Basically, they then repeated the test and changed the question to ‘find an item of furniture you would use to store books’. And pretty much all of their participants went to the search bar at the top, typed ‘bookshelves’ and no results were returned because they’d been indexed under ‘bookcase’ rather than ‘bookshelf’. So that’s the impact of a leading question. You need to make sure that you don’t exactly lead the user. There’s a fine line between being unambiguous but at the same time not just saying ‘find a bookcase’.


You need to establish a rhythm  as well. So on some of these tools, they allow you at the start of each task to move the user onto another page. If you do that for 3 out of 4 tasks and 1 task it doesn’t move the user over then the chances are they’ll get confused. They’ll think it’s broken, ‘why has a new page not loaded?’ because you’re not explicit about it. So there’s an implied rhythm that people pick up as they go through and complete your tasks.

Common mistakes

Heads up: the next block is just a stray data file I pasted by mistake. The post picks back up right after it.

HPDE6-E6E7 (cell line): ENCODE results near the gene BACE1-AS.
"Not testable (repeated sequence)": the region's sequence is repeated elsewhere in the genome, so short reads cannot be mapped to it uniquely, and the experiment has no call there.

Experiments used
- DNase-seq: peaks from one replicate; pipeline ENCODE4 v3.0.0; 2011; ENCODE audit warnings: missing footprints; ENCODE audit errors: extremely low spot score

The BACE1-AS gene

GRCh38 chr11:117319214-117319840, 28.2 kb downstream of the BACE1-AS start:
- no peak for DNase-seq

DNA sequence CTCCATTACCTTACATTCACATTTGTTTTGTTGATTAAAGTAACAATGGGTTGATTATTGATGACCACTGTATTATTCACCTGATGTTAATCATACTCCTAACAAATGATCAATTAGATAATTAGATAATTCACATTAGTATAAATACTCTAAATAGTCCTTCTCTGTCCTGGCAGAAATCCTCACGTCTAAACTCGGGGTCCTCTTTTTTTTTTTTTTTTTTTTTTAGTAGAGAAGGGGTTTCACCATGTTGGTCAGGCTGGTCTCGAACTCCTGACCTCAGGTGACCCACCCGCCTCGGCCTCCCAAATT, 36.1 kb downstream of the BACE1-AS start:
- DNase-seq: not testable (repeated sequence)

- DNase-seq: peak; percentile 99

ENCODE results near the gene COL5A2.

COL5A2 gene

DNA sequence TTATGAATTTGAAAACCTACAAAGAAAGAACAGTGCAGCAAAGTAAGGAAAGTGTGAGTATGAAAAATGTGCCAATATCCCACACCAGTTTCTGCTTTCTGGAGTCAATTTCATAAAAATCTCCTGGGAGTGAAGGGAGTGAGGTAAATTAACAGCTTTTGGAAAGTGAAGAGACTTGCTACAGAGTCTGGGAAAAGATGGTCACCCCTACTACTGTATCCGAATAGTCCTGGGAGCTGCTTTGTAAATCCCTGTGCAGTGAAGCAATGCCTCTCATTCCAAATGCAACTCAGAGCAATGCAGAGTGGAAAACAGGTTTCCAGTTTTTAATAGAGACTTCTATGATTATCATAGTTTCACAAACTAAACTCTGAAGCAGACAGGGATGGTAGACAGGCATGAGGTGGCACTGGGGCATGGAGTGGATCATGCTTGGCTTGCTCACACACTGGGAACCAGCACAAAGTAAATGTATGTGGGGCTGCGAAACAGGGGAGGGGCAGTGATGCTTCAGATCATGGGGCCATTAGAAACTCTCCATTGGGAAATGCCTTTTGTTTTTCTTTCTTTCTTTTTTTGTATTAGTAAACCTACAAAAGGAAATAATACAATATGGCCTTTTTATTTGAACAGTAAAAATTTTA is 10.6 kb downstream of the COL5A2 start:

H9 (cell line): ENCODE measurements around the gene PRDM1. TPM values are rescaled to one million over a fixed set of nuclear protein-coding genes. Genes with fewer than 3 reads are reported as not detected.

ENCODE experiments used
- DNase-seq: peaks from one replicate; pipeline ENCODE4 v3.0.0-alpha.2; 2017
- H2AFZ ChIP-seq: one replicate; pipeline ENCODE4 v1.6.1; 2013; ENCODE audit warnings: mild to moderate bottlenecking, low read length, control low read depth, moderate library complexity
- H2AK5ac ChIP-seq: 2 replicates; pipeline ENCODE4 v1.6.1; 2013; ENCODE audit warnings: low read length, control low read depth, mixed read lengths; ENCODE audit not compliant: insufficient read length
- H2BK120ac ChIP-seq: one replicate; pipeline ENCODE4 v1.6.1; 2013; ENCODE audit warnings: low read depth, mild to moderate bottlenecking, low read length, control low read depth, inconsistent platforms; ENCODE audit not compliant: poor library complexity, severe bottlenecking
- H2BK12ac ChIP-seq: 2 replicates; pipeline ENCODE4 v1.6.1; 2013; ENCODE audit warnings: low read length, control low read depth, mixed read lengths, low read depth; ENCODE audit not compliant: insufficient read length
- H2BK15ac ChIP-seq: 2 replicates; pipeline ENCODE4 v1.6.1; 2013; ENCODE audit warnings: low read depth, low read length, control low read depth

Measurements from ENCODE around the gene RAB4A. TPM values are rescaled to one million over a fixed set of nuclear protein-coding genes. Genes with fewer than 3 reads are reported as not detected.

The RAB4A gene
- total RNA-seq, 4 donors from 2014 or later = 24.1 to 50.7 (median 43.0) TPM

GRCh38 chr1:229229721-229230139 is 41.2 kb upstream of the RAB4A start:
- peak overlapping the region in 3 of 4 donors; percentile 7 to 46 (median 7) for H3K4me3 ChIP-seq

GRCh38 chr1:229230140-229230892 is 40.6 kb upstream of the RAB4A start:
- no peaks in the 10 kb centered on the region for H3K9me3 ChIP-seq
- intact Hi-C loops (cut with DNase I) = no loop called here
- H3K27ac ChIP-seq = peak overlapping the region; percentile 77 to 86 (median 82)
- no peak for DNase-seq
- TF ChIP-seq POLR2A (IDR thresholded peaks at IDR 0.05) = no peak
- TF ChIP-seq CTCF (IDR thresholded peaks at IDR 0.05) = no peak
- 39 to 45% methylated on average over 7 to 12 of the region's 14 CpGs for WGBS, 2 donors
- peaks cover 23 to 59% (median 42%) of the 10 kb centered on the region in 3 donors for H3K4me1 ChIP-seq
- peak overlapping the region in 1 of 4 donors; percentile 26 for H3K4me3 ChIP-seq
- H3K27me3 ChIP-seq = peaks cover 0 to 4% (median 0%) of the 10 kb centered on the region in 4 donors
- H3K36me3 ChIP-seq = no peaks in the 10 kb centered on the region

Common mistakes as well, poor screeners. So especially on some of these sites that offer panels, some people will lie in order to participate. So you need to be very careful about the screener questions you ask. Rather than saying, for example, ‘are you a teacher?’ yes or no, instead ask a question like ‘what do you do for a living?’ and list multiple choices and only allow people who identify as teachers through. It's not fool proof but nine times out of ten that’s going to eliminate participants who wouldn’t be useful to your research, who are not representative of your audience. You also need to avoid participants who are too familiar with the process, so as I mentioned some of the sites such as User Testing you need to screen out, maybe even ask the question ‘when did you last do a usability test?’ or ‘have you done a usability test before?’ But often those sites are quite good, if participants are almost too adept to it they will occasionally replace them for free. But generally, you need to try to avoid drawing conclusions from people who use xxx because unfortunately some people just sit there doing usability testing on these sites repeatedly over and over and over again.